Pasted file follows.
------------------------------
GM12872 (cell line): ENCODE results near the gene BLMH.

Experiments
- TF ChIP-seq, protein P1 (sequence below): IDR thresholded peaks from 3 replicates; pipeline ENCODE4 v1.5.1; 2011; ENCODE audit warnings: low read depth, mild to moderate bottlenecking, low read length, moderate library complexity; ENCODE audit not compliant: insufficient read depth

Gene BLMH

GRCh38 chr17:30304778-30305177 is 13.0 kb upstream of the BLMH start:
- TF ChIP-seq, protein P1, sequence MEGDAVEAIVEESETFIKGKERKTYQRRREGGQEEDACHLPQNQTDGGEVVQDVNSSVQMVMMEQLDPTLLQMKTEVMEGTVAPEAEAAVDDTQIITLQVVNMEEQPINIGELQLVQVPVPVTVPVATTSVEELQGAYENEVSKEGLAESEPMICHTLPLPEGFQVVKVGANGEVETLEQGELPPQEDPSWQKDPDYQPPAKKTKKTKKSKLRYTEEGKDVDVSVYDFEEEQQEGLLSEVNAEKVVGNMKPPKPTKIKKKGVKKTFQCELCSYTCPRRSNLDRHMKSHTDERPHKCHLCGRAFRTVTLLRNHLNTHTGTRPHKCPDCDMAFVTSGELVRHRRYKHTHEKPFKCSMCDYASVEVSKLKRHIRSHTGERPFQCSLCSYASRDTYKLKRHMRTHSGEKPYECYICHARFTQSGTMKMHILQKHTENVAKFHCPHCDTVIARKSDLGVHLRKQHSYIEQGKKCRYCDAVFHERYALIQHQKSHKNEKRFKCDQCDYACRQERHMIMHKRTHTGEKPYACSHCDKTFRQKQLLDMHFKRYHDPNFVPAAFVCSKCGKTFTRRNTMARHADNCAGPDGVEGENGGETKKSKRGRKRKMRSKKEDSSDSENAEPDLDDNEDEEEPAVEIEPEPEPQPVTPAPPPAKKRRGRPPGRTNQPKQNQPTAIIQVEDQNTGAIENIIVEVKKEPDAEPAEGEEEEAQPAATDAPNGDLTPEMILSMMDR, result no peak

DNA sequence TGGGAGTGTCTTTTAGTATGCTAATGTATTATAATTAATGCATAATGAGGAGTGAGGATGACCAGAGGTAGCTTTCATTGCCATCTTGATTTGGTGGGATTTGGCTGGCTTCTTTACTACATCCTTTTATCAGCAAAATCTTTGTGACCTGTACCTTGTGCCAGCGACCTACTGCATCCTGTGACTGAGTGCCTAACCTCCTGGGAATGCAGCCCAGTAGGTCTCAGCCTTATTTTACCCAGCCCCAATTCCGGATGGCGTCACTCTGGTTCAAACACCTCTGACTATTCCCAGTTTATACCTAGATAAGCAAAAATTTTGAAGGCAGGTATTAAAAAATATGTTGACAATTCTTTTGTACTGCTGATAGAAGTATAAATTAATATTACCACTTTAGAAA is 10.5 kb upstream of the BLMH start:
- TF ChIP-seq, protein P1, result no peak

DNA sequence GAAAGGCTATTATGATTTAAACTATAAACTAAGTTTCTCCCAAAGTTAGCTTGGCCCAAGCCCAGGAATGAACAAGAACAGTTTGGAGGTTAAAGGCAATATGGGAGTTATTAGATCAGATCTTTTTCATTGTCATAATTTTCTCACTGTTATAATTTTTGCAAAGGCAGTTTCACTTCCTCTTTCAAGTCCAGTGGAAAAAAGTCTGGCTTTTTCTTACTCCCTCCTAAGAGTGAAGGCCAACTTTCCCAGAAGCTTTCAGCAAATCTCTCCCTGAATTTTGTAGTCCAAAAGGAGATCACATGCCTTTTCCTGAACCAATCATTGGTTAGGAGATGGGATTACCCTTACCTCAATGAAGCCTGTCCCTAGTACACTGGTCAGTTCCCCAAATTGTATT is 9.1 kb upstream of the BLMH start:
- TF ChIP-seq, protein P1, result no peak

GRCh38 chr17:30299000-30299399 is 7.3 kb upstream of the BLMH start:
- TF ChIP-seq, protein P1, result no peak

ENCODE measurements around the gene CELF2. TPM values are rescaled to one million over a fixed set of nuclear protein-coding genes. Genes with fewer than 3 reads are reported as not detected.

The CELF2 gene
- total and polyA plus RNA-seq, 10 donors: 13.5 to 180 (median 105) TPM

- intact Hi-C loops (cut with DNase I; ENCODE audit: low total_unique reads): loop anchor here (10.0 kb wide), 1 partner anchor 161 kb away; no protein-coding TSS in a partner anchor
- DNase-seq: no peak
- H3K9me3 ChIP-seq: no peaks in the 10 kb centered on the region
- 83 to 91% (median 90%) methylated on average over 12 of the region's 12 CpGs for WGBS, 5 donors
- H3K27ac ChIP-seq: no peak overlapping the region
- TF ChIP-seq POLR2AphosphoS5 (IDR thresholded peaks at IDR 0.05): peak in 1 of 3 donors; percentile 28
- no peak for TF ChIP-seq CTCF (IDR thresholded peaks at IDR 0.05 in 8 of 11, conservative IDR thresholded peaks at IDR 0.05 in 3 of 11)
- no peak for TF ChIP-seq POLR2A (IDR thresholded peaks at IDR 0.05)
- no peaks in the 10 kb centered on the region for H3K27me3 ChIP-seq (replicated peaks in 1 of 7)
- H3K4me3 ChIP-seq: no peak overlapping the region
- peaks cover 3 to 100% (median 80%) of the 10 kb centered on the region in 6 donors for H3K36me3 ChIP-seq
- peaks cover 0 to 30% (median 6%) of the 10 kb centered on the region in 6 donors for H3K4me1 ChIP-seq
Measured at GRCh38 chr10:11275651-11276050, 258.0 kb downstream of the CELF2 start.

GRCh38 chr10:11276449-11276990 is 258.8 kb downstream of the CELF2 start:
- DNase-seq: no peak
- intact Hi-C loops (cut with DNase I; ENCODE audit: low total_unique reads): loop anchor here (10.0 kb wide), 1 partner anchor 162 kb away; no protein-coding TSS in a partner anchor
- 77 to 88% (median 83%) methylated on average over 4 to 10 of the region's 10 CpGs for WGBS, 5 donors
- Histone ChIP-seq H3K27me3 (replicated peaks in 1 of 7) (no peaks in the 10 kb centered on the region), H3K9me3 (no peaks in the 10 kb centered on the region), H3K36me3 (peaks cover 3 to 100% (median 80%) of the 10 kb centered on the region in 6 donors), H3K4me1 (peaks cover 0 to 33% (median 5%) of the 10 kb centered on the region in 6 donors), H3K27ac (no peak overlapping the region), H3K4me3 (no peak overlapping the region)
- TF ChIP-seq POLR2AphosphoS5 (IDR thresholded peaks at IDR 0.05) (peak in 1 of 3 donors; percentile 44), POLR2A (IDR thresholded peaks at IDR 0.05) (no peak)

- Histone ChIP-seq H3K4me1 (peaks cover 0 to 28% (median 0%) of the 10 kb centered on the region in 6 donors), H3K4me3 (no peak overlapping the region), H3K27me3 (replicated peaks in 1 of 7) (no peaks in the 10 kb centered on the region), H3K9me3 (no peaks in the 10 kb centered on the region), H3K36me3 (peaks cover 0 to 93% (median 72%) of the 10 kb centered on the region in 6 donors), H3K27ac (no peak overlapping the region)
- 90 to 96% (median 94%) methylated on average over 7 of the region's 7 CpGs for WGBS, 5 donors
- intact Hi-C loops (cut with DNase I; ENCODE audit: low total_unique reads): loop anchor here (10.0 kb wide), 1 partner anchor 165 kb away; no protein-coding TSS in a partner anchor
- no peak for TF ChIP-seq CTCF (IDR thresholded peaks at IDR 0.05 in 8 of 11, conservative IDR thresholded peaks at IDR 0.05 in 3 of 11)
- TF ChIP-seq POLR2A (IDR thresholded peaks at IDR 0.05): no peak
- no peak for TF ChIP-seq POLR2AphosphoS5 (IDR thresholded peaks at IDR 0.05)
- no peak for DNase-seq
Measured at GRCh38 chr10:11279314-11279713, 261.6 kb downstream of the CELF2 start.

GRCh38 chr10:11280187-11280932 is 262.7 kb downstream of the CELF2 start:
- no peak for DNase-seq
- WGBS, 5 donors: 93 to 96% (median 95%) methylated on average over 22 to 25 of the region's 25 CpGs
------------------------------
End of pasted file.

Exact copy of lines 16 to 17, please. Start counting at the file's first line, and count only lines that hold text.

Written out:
- intact Hi-C loops (cut with DNase I; ENCODE audit: low total_unique reads): loop anchor here (10.0 kb wide), 1 partner anchor 161 kb away; no protein-coding TSS in a partner anchor
- DNase-seq: no peak